Marc Peter Keane's newest, Of Arcs and Circles, now available everywhere
Stone Bridge Press is happy to share that Of Arcs and Circles, a new collection of essays by Marc Peter Keane, a Japanese Garden Designer and author of Japanese Garden Design books The Japanese Tea Garden, The Art of Setting Stones, and others is now available everywhere.
From his vantage point as a garden designer and writer based in Kyoto, Marc Peter Keane examines the world around him and delivers astonishing insights through an array of narratives.
How the names of gardens reveal their essential meaning. A new definition of what art is. What trees are really made of. The true meaning of the enigmatic torii gate found at Shinto shrines. Why we give flowers as gifts. The essential, underlying unity of the world.
Marc Peter Keane, a landscape architect and a leading expert on Japanese garden design, focuses on gardens not only from an aesthetic point of view, but also (like poetry, sculpture and painting) as allegorical compositions.
Over the past 20 years, he has designed and built numerous gardens for private residences, businesses and temples, ranging from a 1200-sq.-ft. tea garden to a 6-acre park. Keane's interest in historic preservation led to his creation of an award-winning master plan for the redesign of a historic district in Nagano, Japan. Omega Point, his installation for the 2000 Kyoto Arts Festival, won the Grand Prize that year.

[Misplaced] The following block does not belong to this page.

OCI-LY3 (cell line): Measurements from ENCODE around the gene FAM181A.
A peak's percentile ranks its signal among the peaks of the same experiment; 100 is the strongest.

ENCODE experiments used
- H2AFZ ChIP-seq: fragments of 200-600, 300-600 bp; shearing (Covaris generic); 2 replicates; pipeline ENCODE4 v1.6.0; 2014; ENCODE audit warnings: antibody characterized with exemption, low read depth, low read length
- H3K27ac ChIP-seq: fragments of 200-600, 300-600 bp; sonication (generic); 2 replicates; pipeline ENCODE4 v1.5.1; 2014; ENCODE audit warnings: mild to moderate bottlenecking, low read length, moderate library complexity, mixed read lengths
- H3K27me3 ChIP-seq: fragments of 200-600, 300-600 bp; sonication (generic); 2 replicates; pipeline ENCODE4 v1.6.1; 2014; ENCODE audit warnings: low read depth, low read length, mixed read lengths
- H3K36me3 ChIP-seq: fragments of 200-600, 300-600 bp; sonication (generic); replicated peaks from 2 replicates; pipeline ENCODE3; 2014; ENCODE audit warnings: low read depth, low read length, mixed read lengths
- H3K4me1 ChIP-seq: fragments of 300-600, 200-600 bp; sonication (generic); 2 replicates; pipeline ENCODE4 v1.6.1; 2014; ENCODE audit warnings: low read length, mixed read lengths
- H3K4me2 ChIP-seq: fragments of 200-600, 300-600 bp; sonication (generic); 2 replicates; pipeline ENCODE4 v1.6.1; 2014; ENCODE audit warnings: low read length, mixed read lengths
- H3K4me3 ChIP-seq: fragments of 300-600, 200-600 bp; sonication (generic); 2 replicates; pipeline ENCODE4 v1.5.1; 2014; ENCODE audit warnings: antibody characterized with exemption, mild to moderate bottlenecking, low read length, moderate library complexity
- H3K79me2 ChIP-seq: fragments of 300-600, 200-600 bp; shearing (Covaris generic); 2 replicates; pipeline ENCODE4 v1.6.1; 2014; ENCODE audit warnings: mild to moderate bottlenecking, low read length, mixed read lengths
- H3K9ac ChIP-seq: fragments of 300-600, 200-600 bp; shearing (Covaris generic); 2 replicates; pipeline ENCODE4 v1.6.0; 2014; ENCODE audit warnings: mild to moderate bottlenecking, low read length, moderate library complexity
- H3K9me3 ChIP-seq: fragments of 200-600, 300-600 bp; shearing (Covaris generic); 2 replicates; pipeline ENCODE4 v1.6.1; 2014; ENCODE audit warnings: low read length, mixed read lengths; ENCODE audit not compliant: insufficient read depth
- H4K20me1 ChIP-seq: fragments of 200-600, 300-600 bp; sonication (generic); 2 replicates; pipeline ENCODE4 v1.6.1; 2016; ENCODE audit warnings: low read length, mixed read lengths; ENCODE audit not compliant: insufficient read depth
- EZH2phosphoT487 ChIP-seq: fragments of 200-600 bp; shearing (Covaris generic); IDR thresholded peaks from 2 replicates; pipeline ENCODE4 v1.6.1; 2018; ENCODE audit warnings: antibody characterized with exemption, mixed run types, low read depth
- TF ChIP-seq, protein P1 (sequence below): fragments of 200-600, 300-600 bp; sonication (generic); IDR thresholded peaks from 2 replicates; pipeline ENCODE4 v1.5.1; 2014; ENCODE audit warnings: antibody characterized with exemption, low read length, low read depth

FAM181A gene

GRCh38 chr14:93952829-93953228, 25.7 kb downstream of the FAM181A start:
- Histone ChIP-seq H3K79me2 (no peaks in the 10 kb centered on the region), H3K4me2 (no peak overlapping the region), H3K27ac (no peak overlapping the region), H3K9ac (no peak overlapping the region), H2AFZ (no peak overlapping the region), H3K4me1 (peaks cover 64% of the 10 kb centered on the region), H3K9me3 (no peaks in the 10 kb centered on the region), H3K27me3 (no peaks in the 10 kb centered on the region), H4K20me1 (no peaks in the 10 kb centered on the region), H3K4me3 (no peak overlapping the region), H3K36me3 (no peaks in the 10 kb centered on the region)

"This isn’t a book to be devoured as one does a bag of potato chips. Each essay requires time and peace, and rereading, to connect with its essential views, which may hide lessons of a very surprising sort." —Rebecca Otowa, Writers in Kyoto "For a thoughtful romp through Kyoto’s aesthetic delights—from the utterly mundane to the exquisitely ineffable—I can’t think of a better guide than Marc Peter Keane. I highly recommend his newest volume, Of Arcs and Circles." —Leonard Koren, author of Wabi-Sabi: for Artists, Designers, Poets & Philosophers "Maybe it comes from years of working with gardens, paying attention to the twist of one branch, the spread of a patch of moss. Marc Keane notices things. He really looks. It might be a wasp nest, an old machiya being torn down, the wind in the trees, a dragonfly that landed on his finger. He looks, and his thoughts begin to swim, then fly, then swoop back down again, in cycle upon cycle, always returning to the inter-connectedness and impermanence — the wonder — of things." —Alex Kerr, author of Finding the Heart Sutra